Reading Order: New Testament

Since this has come up a few times in conversation, I thought I’d mention it on here.  What order do you read the New Testament books in?  Here are four options that might offer some variety either for your personal reading, or for an 18-hour reading marathon in a group:

1. The Canonical Order – let’s start with the obvious.  Start in Matthew and read through to Revelation in the order they are printed.  If you start to find the back-to-back Gospels to be an issue, then try one of the next two approaches…

2. The Gospel-Clusters Order – I made up that title.  This approach reads the books naturally associated with a Gospel after it in order to separate the Gospels from each other as you read:

Matthew followed by Hebrews and James (highly Jewish in feel and James has been called the Sermon on the Mount in Epistle form).

Mark followed by 1 & 2 Peter and Jude (Peter is associated with the Gospel of Mark, and there are overlaps between 2 Peter and Jude).

Luke followed by Acts (same author), and then Romans-Philemon – all the epistles of Paul (flowing out of the Acts story).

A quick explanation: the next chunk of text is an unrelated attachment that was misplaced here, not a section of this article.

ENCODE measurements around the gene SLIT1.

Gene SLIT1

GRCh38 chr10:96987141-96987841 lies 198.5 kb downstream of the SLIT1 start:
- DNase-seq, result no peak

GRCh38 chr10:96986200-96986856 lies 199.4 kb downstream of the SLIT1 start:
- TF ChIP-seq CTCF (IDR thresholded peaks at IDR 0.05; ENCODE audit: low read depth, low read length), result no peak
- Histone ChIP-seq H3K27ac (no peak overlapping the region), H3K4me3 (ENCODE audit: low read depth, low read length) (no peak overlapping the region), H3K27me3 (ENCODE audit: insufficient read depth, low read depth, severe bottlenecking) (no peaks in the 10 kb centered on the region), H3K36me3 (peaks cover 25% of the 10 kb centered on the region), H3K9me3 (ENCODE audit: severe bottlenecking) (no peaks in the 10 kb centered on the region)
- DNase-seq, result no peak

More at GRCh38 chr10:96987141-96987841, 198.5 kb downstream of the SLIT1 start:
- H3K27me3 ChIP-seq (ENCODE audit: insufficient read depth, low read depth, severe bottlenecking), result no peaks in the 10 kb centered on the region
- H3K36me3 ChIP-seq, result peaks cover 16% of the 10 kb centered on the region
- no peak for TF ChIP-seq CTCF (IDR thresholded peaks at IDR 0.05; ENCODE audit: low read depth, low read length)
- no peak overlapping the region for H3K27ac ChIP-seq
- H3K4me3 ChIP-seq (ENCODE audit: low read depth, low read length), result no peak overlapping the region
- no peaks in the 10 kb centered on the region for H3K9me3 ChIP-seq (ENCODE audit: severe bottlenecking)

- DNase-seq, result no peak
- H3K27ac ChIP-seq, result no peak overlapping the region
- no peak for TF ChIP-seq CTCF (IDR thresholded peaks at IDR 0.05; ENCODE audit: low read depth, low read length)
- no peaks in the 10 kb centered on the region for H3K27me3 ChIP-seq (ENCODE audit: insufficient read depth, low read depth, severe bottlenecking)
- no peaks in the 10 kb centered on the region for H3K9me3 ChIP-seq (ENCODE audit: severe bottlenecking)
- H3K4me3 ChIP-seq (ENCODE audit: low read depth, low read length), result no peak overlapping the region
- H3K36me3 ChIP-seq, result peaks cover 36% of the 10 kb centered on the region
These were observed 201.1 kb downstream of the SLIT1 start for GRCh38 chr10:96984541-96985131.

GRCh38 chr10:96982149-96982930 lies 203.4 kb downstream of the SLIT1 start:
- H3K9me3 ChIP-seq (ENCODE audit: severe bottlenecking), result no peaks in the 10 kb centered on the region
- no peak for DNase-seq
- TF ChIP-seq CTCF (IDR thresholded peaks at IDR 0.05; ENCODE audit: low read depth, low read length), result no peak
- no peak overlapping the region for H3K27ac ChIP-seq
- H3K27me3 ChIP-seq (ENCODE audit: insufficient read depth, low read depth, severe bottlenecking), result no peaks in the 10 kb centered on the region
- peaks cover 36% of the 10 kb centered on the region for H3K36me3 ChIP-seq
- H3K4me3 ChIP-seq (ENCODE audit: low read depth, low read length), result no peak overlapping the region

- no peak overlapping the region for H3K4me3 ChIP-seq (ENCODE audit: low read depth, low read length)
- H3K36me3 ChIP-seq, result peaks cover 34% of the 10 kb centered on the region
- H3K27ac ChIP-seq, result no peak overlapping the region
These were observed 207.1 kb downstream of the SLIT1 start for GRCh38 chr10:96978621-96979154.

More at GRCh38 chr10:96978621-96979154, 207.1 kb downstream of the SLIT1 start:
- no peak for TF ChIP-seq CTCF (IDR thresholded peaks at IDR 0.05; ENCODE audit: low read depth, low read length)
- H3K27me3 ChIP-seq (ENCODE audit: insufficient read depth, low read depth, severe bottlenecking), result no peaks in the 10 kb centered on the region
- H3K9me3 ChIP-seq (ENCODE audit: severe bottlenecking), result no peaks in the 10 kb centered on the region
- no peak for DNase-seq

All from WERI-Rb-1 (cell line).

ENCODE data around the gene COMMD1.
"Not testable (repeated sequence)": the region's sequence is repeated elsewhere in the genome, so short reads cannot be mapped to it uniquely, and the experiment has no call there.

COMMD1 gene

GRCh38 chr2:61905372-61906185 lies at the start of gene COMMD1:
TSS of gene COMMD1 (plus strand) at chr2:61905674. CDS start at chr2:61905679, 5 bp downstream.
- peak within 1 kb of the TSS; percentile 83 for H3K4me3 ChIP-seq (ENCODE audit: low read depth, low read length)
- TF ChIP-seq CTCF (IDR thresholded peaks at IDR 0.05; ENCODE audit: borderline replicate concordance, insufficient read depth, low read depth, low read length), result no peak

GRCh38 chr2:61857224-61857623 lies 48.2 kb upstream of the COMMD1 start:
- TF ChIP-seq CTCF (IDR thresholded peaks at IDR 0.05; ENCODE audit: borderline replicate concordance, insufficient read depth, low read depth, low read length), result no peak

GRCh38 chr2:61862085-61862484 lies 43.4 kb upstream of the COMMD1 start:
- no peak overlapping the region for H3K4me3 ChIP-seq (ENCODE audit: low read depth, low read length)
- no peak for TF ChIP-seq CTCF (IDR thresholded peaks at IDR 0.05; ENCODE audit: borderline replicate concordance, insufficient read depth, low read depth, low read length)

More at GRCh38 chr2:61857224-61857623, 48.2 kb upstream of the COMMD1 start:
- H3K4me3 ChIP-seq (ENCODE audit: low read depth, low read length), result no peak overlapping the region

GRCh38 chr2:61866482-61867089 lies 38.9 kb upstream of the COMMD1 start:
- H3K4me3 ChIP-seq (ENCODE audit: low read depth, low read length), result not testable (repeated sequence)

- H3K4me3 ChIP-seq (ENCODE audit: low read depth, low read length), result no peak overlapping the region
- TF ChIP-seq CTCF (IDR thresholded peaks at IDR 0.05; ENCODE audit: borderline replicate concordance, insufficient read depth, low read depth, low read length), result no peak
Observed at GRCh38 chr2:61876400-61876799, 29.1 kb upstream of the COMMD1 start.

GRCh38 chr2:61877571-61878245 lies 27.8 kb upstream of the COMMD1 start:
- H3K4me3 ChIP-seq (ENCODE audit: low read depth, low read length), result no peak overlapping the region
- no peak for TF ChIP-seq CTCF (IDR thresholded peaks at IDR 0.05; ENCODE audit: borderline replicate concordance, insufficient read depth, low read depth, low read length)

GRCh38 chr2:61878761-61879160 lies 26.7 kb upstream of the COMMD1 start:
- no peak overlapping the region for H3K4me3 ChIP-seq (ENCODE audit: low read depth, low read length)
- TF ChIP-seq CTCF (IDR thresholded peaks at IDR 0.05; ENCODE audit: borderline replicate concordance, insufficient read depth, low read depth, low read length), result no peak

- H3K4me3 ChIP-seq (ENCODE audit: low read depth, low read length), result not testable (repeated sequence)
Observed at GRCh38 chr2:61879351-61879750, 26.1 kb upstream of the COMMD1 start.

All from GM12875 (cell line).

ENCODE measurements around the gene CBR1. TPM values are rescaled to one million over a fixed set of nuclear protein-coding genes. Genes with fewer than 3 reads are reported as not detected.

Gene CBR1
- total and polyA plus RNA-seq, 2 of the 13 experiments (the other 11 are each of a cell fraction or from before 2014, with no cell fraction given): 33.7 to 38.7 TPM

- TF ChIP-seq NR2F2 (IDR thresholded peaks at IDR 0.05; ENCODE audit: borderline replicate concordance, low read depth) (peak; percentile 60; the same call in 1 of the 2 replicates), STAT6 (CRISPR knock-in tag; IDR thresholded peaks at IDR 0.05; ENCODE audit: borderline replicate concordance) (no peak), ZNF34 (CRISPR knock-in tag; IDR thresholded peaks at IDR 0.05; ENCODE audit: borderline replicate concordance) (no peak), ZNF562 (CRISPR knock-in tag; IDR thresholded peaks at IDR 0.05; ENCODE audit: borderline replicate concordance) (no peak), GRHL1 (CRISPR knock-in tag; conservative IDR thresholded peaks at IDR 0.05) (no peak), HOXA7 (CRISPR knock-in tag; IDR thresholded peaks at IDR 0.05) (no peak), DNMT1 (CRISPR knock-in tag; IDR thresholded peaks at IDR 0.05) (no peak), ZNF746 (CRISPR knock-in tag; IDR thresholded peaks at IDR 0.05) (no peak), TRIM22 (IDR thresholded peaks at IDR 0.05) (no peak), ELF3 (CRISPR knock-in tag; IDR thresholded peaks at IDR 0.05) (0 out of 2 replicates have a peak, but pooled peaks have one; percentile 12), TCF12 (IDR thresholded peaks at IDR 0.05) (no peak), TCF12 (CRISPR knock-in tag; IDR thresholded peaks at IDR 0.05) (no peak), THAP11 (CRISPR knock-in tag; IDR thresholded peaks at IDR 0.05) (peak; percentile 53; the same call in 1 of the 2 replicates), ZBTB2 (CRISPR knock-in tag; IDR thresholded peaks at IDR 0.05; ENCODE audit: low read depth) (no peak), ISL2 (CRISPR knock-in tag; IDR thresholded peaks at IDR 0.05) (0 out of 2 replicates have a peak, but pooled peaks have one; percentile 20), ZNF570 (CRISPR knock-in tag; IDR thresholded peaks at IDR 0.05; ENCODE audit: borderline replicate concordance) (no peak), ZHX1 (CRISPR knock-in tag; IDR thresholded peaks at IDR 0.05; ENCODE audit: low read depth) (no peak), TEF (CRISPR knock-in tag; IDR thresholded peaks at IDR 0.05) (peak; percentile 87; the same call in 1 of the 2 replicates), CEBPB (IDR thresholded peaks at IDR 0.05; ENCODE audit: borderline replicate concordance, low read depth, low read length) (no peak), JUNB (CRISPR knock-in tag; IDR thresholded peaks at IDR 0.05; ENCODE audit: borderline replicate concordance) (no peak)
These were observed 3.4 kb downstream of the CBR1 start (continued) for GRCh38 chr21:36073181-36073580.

John followed by 1, 2, & 3 John and Revelation.

3. The Historically-Grouped Gospel-Clusters Order – This approach just changes the Luke cluster by taking Paul’s letters in order and in their historical setting:

Luke is followed by Acts 1-14, then Galatians.

After Acts 18:22, then 1 & 2 Thessalonians.

After Acts 21:16, then Romans, 1 & 2 Corinthians.

After Acts 28, then Philippians, Ephesians, Colossians and Philemon.

Then 1 Timothy, Titus, 2 Timothy.  (This structure reads letters associated with a missionary journey at the conclusion of the narrative concerning that particular journey.)

There is also the date of composition approach, which would be similar to option 3, but with the Gospels coming later, mixed in with most of the General Epistles (so the reading order would begin with James, Galatians, 1 & 2 Thessalonians, etc.)

One last approach to mention:

4. The Personal Preference Order – No rule states that you have to follow a pre-prescribed order.  It may be beneficial to do so, especially in a group reading event, but for personal reading you can chart your own course.  Read what you are motivated to read and then pick the next book you are motivated to read until you have finished them all.

It goes without saying, but let me end by saying it … whichever approach you take, be sure to keep diving in, looking to know Jesus more and growing in your appreciation of God’s heart towards you!

2 thoughts on “Reading Order: New Testament

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